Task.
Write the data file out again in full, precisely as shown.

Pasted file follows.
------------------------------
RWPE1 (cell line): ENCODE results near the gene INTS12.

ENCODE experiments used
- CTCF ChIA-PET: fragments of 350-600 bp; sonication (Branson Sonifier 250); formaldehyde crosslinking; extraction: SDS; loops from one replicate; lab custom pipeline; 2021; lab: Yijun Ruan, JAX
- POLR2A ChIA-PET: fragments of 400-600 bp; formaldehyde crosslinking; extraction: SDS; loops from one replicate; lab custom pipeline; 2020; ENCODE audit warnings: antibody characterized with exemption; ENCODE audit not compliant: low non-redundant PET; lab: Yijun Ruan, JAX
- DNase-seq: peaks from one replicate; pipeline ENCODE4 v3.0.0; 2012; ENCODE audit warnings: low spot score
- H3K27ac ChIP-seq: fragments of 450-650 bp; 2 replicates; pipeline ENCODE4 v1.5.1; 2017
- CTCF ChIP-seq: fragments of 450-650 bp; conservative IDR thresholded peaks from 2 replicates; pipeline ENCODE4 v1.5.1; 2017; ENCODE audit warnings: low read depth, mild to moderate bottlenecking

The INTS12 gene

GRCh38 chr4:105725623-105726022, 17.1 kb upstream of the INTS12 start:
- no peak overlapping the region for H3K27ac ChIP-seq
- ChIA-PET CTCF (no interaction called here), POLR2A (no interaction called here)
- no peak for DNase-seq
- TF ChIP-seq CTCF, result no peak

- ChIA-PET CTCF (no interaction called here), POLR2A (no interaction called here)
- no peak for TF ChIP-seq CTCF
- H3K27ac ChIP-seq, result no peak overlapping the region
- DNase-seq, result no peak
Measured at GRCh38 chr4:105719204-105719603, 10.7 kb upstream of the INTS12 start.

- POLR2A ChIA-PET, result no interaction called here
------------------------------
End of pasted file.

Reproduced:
RWPE1 (cell line): ENCODE results near the gene INTS12.

ENCODE experiments used
- CTCF ChIA-PET: fragments of 350-600 bp; sonication (Branson Sonifier 250); formaldehyde crosslinking; extraction: SDS; loops from one replicate; lab custom pipeline; 2021; lab: Yijun Ruan, JAX
- POLR2A ChIA-PET: fragments of 400-600 bp; formaldehyde crosslinking; extraction: SDS; loops from one replicate; lab custom pipeline; 2020; ENCODE audit warnings: antibody characterized with exemption; ENCODE audit not compliant: low non-redundant PET; lab: Yijun Ruan, JAX
- DNase-seq: peaks from one replicate; pipeline ENCODE4 v3.0.0; 2012; ENCODE audit warnings: low spot score
- H3K27ac ChIP-seq: fragments of 450-650 bp; 2 replicates; pipeline ENCODE4 v1.5.1; 2017
- CTCF ChIP-seq: fragments of 450-650 bp; conservative IDR thresholded peaks from 2 replicates; pipeline ENCODE4 v1.5.1; 2017; ENCODE audit warnings: low read depth, mild to moderate bottlenecking

The INTS12 gene

GRCh38 chr4:105725623-105726022, 17.1 kb upstream of the INTS12 start:
- no peak overlapping the region for H3K27ac ChIP-seq
- ChIA-PET CTCF (no interaction called here), POLR2A (no interaction called here)
- no peak for DNase-seq
- TF ChIP-seq CTCF, result no peak

- ChIA-PET CTCF (no interaction called here), POLR2A (no interaction called here)
- no peak for TF ChIP-seq CTCF
- H3K27ac ChIP-seq, result no peak overlapping the region
- DNase-seq, result no peak
Measured at GRCh38 chr4:105719204-105719603, 10.7 kb upstream of the INTS12 start.

- POLR2A ChIA-PET, result no interaction called here